A pet plan for after you’re gone

Jeanne Janes would do anything for her kids.

She rises every day at 5 a.m. in her home on a wide stretch of land outside of the city for half-hour feedings. Only six youngsters were planned, but she frets over all 17 of them. She knows all their quirks as only a mother could.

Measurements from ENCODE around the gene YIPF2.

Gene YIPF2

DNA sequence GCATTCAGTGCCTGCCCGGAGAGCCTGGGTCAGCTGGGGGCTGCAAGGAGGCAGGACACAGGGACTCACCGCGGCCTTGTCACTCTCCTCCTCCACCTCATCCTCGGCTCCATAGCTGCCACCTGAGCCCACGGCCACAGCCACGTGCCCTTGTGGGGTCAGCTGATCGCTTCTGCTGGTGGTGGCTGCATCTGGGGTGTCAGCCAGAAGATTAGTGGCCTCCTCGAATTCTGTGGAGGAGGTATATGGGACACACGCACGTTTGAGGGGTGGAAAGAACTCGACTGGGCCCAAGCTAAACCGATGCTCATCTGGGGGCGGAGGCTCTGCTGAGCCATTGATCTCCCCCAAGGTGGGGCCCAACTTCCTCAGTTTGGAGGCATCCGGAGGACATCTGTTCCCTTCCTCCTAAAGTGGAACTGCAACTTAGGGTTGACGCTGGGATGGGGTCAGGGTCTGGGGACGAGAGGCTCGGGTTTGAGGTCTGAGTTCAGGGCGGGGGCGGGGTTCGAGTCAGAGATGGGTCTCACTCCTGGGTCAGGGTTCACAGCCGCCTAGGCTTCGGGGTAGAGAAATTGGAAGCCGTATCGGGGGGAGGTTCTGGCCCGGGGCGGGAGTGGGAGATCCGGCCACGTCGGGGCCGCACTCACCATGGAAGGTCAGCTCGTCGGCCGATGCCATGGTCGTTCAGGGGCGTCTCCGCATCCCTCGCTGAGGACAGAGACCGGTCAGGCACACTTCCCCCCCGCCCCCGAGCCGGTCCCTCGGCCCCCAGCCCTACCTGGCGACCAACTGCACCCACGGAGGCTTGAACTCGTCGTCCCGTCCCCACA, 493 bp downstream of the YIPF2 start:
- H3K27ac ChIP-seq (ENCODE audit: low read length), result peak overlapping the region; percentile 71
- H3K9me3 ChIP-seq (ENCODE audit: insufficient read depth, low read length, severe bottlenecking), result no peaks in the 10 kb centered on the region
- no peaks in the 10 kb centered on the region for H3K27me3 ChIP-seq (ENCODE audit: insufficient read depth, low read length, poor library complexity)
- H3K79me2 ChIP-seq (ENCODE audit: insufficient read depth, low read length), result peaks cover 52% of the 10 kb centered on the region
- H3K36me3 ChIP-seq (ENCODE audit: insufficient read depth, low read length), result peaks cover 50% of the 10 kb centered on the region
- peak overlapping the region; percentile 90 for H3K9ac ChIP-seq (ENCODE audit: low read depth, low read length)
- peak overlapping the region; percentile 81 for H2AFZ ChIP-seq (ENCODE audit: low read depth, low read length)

And it doesn’t matter that they’re, as she calls them, her “four-legged children.” They’re the only family she has.

The first reported pet trust case in the United States took place in Kentucky in 1923, according to estate law professor Gerry Beyer at Texas Tech University in an online article titled “Pet Animals: What Happens When Their Humans Die?”

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